From the deck of the SS Oceanic, Maisie Porter looked down on the wharf. The bugle sounded, signalling that all guests should curtail their farewells and go ashore. Her father had already averted his face and was walking away.
This is it, then, she thought. As she watched him vanish in the distance she could not say if he would miss her. She hoped so but in her heart she doubted it. Over the week before setting sail, Maisie had felt she was being edged towards a precipice, that her days with her family were counting down like the number of nights until Christmas Day. And now here she was, off to Australia. The bugle sounded again, and the ship slid into the stream.
Her mother hadn’t bothered to see her off. Up until the last moment she had wondered if her mother might have made the effort, if only for the pleasure of seeing her go, to give the final shove that propelled her over the cliff edge, permanently out of view.
A few weeks ago, Maisie hadn’t even known her cousin Maitland existed. Now she was on her way to marry him.
She hefted the leather bag at her feet and stood staring at the dot that was her father in the distance, traces of panic rising inside her again. Her heart began to pump hard against her ribcage, like a fist.
When she was a child, Maisie had thought her father was like one of the old leather reference books that lined his library shelves – something to touch only when allowed and to consult on rare and weighty matters – but like the books, he was solid and dependable. Although he was never a man to show his affection, she felt his loss like an engulfing wave.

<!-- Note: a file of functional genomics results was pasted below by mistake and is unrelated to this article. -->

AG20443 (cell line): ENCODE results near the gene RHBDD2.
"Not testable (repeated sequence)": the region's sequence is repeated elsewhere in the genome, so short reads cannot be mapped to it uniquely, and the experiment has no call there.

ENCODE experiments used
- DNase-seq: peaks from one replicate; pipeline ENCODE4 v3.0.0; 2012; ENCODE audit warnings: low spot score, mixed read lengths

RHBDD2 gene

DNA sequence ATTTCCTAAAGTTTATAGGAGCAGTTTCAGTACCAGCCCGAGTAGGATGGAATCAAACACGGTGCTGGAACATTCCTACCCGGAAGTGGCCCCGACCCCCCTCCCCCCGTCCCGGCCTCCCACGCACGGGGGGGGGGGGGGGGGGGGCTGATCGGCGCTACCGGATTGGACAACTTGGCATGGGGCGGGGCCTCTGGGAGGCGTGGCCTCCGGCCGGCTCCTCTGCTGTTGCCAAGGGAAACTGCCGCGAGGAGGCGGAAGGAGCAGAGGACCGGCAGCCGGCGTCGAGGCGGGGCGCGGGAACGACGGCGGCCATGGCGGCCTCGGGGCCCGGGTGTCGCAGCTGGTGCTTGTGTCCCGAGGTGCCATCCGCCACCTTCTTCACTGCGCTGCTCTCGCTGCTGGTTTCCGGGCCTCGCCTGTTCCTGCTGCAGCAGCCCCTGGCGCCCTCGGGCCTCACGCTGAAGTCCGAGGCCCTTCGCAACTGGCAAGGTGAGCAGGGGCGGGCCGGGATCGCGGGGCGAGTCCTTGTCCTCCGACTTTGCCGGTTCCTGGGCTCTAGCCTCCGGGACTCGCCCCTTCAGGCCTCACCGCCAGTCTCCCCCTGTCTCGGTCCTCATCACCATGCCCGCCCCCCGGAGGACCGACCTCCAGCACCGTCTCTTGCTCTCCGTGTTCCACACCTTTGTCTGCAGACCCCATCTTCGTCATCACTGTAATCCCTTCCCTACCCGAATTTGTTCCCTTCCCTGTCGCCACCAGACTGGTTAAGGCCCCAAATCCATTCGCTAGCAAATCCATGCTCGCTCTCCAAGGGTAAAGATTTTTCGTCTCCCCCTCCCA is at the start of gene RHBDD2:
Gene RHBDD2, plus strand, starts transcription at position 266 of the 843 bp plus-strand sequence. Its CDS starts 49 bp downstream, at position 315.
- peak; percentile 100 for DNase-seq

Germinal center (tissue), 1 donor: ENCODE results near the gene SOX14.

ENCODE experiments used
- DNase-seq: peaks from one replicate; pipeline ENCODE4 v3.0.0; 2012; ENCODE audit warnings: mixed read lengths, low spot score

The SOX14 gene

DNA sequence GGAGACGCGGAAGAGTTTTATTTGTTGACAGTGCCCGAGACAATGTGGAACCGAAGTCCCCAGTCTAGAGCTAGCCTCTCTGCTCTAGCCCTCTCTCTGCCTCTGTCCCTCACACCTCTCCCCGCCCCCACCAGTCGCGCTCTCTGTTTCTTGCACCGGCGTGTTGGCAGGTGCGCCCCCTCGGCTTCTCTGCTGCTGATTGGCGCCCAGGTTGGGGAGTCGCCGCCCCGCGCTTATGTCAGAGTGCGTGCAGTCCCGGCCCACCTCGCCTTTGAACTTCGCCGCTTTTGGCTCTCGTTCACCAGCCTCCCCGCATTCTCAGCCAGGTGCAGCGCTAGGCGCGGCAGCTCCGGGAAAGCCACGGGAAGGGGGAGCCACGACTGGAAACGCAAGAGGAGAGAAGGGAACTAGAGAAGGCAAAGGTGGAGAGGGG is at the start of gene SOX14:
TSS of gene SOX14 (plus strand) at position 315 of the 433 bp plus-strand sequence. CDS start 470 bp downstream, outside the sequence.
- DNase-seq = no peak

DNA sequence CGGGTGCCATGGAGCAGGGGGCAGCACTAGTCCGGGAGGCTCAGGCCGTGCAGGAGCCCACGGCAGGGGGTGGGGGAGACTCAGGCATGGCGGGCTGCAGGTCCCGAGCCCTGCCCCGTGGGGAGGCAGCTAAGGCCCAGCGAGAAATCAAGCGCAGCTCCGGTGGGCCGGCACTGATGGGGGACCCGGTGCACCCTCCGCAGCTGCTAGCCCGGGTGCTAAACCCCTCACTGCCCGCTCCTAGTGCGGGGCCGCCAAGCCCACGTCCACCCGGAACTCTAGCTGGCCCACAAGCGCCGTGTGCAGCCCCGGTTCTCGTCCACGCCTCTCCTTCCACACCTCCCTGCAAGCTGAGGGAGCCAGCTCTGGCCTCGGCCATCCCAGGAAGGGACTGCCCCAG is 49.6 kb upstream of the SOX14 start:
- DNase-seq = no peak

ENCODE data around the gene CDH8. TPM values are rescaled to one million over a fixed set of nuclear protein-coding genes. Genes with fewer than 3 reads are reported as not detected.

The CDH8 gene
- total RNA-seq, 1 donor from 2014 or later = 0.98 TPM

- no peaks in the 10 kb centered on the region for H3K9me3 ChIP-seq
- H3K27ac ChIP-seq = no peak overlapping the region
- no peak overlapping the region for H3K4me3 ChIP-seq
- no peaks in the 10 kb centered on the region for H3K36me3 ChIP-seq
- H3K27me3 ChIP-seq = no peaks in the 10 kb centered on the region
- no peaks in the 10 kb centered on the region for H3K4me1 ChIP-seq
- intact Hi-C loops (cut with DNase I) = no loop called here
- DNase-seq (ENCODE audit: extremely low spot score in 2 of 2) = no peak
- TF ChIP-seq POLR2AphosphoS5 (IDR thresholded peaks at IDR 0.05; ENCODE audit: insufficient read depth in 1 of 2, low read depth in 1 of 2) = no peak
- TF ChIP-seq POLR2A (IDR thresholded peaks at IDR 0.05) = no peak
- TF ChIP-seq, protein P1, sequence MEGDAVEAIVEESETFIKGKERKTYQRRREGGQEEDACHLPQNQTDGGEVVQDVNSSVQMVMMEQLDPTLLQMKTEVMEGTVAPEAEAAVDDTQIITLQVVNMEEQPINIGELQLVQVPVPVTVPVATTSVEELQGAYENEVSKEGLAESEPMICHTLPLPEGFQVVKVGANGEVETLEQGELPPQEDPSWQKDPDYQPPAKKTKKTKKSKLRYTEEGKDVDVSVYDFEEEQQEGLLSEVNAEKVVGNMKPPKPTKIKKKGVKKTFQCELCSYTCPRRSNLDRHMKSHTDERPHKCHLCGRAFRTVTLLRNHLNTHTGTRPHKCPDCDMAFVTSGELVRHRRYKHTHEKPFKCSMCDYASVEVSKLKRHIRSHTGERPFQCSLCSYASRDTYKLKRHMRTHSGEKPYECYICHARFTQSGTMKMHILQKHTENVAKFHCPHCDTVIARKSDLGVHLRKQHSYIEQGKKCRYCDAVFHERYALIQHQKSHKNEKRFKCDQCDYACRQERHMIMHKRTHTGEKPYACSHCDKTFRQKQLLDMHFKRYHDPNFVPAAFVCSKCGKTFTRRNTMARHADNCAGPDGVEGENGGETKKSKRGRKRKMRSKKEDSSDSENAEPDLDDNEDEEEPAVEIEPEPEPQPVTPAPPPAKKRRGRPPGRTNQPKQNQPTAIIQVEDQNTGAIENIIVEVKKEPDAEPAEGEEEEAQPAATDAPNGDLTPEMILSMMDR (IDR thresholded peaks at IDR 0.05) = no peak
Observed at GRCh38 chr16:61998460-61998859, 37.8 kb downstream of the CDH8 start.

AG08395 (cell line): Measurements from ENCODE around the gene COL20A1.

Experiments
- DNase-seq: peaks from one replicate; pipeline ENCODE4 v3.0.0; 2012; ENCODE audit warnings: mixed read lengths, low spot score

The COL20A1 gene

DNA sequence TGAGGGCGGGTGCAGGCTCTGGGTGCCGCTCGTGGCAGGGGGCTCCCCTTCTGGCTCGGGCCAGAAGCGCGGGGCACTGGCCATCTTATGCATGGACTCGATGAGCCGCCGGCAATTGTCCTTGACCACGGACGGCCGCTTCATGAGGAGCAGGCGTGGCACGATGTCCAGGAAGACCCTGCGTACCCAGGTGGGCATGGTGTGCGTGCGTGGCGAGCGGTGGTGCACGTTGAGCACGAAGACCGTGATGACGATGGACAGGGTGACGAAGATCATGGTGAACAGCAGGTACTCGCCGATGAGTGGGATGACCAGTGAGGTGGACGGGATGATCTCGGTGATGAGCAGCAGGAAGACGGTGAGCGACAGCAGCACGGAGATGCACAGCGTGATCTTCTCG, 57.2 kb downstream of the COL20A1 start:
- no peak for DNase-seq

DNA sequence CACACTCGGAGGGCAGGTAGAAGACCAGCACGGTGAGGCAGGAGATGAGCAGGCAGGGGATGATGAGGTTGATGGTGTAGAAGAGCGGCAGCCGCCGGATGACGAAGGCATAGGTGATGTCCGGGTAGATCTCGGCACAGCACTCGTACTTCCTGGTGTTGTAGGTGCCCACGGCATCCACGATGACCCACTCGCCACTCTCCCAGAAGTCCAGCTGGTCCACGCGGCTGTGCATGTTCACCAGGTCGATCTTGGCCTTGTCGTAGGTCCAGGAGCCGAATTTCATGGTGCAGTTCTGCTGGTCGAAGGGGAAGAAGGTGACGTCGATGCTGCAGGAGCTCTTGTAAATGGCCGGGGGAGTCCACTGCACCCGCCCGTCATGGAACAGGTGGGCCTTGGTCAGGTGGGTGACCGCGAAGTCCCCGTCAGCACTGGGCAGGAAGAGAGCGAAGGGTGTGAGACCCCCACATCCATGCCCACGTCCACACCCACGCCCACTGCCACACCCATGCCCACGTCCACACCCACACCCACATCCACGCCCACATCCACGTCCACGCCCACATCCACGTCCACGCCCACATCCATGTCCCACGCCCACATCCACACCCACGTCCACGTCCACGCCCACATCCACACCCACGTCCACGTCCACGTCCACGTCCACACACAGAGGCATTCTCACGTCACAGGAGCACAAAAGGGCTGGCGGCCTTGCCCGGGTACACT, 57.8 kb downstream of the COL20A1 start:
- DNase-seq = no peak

A steward, tall and portly in his dark uniform, appeared at her elbow, startling her. He looked at her closely, in a way that made her feel exposed, like a curiosity at the circus. She became instantly conscious of her unfashionable travelling clothes, the heavy shoes that rubbed against her heels, the felt hat that couldn’t quite contain her disobedient hair.
Then he blinked and smiled: a tight smile that turned his eyes to slits. ‘May I be of assistance, Miss?’
His grim reproval washed over her. She knew that her face telegraphed her discomfort. She felt colour flood her cheeks, like the sting of the face slap her mother had given her when Maisie tried to protest the arrangement. She swallowed the lump in her throat. ‘Might you show me to my cabin? I am travelling without my family but am to share with a Mrs Wallace.’
He consulted his list and squinted in the gloom. ‘Miss Porter?’
‘Mrs Wallace is already in the cabin. I’ll walk you there.’
He took her bag and pushed open the door, leading her down a flight of carpeted stairs towards the first-class staterooms.